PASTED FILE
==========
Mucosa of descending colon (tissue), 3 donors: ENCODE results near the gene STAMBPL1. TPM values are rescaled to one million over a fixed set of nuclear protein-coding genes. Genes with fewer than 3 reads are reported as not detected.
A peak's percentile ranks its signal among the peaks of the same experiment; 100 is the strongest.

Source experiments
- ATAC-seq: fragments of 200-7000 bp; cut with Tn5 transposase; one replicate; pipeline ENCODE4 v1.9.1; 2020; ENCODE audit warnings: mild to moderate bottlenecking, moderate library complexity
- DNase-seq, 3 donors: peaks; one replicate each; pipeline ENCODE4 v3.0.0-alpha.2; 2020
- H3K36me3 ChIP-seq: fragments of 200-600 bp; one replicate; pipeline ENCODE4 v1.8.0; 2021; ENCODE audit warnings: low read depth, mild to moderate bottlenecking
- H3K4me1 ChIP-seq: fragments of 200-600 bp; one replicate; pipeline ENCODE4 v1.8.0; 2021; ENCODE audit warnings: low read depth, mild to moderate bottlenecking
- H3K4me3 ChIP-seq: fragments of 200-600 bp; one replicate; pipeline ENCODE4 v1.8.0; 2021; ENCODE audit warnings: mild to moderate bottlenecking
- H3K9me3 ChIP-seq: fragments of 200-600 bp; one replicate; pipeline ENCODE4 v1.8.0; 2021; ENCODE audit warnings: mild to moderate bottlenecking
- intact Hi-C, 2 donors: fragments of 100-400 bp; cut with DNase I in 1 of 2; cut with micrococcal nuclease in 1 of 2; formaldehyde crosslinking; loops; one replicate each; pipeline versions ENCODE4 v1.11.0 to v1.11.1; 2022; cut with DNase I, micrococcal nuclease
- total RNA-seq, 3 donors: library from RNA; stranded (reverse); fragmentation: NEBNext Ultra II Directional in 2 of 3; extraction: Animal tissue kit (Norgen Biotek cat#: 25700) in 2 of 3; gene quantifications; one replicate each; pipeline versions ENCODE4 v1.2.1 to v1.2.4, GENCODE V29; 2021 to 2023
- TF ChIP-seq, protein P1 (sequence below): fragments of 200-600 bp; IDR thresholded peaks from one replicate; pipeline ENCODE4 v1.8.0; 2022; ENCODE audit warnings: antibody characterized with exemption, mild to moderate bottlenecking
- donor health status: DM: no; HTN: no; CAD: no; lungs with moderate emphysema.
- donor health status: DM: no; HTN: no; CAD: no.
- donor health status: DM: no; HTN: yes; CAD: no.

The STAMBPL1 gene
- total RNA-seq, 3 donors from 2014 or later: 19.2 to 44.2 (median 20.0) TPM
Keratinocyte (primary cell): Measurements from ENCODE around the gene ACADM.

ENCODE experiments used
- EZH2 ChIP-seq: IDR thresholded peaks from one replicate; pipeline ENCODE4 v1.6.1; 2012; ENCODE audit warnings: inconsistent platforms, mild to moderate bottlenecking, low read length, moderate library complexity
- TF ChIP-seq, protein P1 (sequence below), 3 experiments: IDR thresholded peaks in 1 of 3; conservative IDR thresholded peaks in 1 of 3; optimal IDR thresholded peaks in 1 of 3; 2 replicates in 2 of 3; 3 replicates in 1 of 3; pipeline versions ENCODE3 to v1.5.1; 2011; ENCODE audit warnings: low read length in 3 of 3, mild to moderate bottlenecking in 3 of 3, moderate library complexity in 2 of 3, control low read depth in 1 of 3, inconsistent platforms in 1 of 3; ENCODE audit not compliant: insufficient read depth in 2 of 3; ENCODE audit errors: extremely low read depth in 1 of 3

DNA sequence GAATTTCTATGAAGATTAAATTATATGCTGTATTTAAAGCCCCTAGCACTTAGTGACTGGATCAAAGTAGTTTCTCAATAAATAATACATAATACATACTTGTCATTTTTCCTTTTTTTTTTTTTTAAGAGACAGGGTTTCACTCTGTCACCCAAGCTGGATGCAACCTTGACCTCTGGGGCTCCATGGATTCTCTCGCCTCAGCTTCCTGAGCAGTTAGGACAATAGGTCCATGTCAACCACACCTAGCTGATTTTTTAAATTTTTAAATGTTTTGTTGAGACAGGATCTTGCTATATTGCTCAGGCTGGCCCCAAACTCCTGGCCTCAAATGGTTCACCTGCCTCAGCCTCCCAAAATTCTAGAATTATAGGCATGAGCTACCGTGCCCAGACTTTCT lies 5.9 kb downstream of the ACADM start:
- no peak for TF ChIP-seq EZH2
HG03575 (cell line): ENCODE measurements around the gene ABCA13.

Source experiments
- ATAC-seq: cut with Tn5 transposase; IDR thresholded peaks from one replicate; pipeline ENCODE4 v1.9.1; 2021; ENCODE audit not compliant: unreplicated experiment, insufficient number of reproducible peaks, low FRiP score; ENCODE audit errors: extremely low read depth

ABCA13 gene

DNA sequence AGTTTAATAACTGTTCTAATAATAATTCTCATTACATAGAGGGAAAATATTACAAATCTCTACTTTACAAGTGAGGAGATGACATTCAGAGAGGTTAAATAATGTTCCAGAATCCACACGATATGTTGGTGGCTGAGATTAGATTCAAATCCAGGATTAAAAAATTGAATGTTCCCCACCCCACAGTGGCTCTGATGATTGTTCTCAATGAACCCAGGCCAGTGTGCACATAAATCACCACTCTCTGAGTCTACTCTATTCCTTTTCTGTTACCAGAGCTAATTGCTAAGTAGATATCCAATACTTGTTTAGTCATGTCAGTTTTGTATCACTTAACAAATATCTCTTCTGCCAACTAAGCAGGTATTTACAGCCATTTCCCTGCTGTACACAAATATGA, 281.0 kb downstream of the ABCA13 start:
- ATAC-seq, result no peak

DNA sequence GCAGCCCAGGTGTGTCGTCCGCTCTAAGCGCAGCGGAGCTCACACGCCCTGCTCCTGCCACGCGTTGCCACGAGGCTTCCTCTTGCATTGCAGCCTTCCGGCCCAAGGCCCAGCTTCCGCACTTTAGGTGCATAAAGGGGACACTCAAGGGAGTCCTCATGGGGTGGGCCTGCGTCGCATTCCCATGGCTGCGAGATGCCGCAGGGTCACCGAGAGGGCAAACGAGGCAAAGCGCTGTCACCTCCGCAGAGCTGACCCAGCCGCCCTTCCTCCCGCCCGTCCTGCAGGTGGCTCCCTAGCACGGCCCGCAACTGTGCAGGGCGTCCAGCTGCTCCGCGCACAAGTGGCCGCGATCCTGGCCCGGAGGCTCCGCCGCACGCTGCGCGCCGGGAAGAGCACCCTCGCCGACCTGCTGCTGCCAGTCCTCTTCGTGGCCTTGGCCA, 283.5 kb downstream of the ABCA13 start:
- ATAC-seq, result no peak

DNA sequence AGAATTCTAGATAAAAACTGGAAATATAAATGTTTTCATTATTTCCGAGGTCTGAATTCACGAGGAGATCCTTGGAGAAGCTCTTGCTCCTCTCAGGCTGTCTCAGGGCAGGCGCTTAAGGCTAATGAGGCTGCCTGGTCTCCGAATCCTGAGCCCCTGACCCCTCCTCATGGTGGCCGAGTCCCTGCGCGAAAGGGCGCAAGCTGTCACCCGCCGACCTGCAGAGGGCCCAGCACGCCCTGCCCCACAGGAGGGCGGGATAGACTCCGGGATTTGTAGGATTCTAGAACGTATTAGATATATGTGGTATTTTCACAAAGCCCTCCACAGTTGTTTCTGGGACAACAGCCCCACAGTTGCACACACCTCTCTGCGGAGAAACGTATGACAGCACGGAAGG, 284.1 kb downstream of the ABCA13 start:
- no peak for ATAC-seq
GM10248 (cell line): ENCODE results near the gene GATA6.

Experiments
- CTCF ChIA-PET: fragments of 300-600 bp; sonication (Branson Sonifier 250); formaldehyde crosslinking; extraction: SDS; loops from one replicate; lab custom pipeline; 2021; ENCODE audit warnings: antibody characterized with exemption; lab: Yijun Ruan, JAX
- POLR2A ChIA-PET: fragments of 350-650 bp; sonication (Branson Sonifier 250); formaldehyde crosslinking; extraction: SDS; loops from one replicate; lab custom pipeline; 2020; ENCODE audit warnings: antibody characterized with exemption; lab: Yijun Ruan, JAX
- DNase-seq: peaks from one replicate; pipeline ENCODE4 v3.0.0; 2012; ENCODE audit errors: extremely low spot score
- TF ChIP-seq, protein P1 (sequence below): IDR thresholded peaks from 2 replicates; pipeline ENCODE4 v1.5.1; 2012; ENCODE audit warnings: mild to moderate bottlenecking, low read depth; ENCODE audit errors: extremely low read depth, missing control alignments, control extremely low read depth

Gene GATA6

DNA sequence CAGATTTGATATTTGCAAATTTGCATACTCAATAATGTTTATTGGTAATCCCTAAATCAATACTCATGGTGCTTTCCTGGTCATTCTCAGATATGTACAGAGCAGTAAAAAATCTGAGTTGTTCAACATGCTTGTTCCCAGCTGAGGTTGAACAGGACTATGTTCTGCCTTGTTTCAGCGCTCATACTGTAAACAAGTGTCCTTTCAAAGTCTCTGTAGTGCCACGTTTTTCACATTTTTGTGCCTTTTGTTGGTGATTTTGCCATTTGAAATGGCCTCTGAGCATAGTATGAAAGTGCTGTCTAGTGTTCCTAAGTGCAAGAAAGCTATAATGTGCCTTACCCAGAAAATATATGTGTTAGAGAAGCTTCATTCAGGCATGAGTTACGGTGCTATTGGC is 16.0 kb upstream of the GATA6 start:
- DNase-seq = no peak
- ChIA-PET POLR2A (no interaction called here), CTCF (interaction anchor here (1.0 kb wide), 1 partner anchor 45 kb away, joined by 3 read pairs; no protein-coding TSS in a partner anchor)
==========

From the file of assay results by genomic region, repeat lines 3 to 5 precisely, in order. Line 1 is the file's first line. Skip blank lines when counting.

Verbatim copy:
Source experiments
- ATAC-seq: fragments of 200-7000 bp; cut with Tn5 transposase; one replicate; pipeline ENCODE4 v1.9.1; 2020; ENCODE audit warnings: mild to moderate bottlenecking, moderate library complexity
- DNase-seq, 3 donors: peaks; one replicate each; pipeline ENCODE4 v3.0.0-alpha.2; 2020